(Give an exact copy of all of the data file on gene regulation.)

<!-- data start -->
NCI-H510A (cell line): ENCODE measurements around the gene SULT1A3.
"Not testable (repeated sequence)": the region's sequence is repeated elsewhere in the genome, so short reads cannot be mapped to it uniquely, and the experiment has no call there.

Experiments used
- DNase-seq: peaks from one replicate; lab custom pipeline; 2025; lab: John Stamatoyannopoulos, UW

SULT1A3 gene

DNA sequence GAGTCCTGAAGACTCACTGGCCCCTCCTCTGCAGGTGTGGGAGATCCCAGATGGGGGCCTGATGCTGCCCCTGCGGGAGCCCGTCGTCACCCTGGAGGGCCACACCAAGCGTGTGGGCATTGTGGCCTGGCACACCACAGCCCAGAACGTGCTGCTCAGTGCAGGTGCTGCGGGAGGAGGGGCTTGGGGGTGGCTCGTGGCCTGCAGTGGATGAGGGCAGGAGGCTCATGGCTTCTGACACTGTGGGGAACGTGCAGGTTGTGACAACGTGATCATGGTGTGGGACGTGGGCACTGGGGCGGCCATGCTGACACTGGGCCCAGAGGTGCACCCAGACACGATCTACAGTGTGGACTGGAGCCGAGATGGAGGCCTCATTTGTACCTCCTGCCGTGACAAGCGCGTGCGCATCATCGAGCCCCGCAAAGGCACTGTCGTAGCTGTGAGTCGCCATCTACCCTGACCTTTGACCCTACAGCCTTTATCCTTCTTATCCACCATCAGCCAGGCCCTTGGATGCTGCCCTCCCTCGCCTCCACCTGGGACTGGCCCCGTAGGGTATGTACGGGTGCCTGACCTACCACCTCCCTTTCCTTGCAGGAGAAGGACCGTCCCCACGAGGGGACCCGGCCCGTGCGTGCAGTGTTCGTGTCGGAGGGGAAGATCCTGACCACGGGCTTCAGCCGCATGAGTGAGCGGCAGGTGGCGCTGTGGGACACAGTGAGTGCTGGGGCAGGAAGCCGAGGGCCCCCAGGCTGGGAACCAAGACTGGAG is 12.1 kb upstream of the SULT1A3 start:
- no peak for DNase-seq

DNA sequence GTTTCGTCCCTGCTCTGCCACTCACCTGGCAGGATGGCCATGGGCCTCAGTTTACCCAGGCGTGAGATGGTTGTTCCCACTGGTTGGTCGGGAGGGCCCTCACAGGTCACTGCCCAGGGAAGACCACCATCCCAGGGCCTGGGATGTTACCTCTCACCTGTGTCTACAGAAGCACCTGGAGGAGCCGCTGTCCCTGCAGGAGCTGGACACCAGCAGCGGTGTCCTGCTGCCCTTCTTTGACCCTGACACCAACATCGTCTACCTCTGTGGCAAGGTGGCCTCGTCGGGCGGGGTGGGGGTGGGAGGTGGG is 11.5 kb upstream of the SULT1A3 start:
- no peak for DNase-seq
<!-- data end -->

NCI-H510A (cell line): ENCODE measurements around the gene SULT1A3.
"Not testable (repeated sequence)": the region's sequence is repeated elsewhere in the genome, so short reads cannot be mapped to it uniquely, and the experiment has no call there.

Experiments used
- DNase-seq: peaks from one replicate; lab custom pipeline; 2025; lab: John Stamatoyannopoulos, UW

SULT1A3 gene

DNA sequence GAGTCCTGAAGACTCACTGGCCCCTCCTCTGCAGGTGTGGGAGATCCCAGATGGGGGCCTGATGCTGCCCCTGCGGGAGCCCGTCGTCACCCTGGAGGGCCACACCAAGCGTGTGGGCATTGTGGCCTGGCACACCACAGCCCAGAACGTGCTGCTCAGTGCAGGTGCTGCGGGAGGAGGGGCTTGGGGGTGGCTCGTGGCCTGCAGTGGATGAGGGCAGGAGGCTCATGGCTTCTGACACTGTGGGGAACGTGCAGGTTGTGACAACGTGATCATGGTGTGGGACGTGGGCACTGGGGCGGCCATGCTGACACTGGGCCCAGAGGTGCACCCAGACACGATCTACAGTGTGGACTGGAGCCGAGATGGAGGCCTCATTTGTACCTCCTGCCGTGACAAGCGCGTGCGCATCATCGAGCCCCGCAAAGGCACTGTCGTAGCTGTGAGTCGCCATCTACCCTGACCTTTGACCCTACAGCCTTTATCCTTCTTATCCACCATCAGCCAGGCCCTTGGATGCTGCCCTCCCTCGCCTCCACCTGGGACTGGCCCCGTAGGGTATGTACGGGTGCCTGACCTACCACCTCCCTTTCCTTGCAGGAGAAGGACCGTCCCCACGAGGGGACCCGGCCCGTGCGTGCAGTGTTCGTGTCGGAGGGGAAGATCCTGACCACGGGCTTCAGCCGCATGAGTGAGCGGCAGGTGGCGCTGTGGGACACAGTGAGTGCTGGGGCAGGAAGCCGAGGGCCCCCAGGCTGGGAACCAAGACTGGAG is 12.1 kb upstream of the SULT1A3 start:
- no peak for DNase-seq

DNA sequence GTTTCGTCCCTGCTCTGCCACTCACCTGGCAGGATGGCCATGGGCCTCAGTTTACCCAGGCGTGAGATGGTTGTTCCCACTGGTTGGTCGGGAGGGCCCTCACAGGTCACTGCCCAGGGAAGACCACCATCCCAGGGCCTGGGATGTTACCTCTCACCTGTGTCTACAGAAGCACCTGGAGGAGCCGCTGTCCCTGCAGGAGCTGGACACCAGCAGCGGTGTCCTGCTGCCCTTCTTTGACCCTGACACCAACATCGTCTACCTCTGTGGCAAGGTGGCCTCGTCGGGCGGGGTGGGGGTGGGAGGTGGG is 11.5 kb upstream of the SULT1A3 start:
- no peak for DNase-seq